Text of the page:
Prevention is possible: What you need to know about measles | TheUnion.com

Prevention is possible: What you need to know about measles

Brandy Kolmer
Special to The Union
The CDC reminds Americans that immunizations are critical to the health of individuals and communities. The measles vaccine (known as the MMR) is highly effective in protecting individuals against not only measles, but also mumps and rubella.
Shutterstock

Measles: Key Facts

— Even though a safe and cost-effective vaccine is available, in 2017 there were 110,000 measles deaths globally. Most of those deaths were children under the age of five.

— Measles vaccination resulted in a 80% drop in measles deaths between 2000 and 2017 worldwide.

— In 2017, about 85 percent of the world’s children received one dose of the measles vaccine by their first birthday – up from 72 percent in 2000.

— Between 2000-2017, measles vaccination prevented an estimated 21.1 million deaths, making the measles vaccine one of the most effective in public health.

(Source: World Health Organization)

2019 is proving to be an especially active year for the measles virus. According to a report by the World Health Organization, there are 110,000 cases worldwide so far – a 300 percent increase over the same period last year.

Though the virus was considered to be eradicated within the US since 2000, it is still introduced by travelers each year from outside the country.

In fact, twenty states within the US are reporting cases of the measles this year. According to the California Department of Public Health, 21 cases are from California, with three reported from neighboring Placer County.

Measles is highly contagious and spreads easily through coughing and sneezing. The virus can live in the air for up to two hours after a cough or sneeze and is spread by breathing contaminated air or touching an infected surface.

Measles can be spread by an infected person beginning four days prior to the onset of the rash and up to four days after the rash erupts.

Though most measles cases resolve themselves without complication, the medical community keeps a keen eye on the spread of the disease because it can lead to severe complications which may include pneumonia, swelling of the brain, convulsions and death.

In fact, prior to the measles vaccine being introduced in the US in 1967, over 400 deaths were attributed to the measles each year. According to the CDC, in 1920, 7,575 deaths were associated with measles in the US.

Today, the measles vaccination (known as the MMR) is highly effective in protecting individuals against measles, mumps, and rubella (German measles). The last measles death in our country was reported in 2015.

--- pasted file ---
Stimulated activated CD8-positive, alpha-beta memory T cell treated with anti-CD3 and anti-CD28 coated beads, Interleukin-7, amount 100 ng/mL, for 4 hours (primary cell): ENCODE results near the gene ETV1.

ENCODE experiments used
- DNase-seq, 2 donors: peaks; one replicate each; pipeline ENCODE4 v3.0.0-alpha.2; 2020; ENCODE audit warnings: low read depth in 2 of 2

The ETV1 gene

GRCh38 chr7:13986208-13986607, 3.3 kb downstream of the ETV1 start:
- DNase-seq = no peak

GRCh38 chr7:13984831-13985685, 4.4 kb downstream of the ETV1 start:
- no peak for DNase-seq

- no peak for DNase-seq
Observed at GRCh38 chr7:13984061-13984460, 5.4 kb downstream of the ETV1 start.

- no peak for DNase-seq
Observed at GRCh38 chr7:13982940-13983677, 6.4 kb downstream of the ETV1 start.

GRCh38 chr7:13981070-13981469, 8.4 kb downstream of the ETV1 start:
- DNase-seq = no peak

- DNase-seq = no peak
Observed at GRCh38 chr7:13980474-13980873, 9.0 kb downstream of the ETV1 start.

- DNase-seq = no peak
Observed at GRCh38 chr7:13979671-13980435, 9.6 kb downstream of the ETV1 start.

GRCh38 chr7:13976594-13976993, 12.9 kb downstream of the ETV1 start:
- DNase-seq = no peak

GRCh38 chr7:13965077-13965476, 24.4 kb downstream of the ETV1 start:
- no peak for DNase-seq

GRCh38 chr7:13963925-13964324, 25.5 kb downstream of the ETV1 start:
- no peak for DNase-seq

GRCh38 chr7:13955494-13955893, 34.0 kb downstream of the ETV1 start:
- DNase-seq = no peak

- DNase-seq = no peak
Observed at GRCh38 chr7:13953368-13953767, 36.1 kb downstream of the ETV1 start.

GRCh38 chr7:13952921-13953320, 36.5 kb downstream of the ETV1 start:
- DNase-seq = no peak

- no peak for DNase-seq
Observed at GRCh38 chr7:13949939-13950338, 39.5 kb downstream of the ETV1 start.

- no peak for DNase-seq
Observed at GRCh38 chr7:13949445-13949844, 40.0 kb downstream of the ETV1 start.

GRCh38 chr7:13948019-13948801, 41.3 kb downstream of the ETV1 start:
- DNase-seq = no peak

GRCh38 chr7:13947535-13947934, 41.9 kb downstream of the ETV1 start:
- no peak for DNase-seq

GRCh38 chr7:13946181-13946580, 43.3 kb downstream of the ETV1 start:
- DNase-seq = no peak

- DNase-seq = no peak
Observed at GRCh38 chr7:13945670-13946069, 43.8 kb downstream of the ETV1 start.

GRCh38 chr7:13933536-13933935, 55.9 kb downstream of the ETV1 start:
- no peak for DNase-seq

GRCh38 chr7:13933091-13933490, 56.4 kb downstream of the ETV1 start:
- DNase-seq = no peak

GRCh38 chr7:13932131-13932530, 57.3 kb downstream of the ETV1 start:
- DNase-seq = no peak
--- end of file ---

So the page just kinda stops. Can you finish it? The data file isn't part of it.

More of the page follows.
Standard symptoms of the measles include a high fever along with cough, runny nose and runny eyes. Symptoms are followed by a red, blotchy rash. Some people may also experience an ear infection or diarrhea with the virus.

Vaccination rates have fluctuated over the years, but since 2016, children in California are required to be immunized prior to entering public school, private school, or child care, unless there is a medical exemption.

This higher vaccination rate is likely the reason that California isn’t currently experiencing an outbreak of measles similar to what is seen in other states, including New York. Recent outbreaks in the US are primarily attributed to communities with decreased vaccination rates.

The CDC points out that immunizations are considered critical to the health of individuals and communities. It is recommended that adults who have not had measles or have not been vaccinated should get vaccinated as well.

According to the CDC, the MMR vaccine is recommended for children in two doses: the first dose at 12 through 15 months of age, and the second dose at 4 through 6 years of age.

The current measles outbreak highlights the debate over vaccination. According to the American Academy of Pediatrics, vaccine safety studies are constantly conducted and published. The studies have shown these vaccines to be a safe and effective way to prevent measles and many other communicable diseases.

Please speak with your primary care provider about whether you or your children are up-to-date on your vaccinations. Remember to bring any immunization records to that appointment.


Start a dialogue, stay on topic and be civil.
If you don't follow the rules, your comment may be deleted.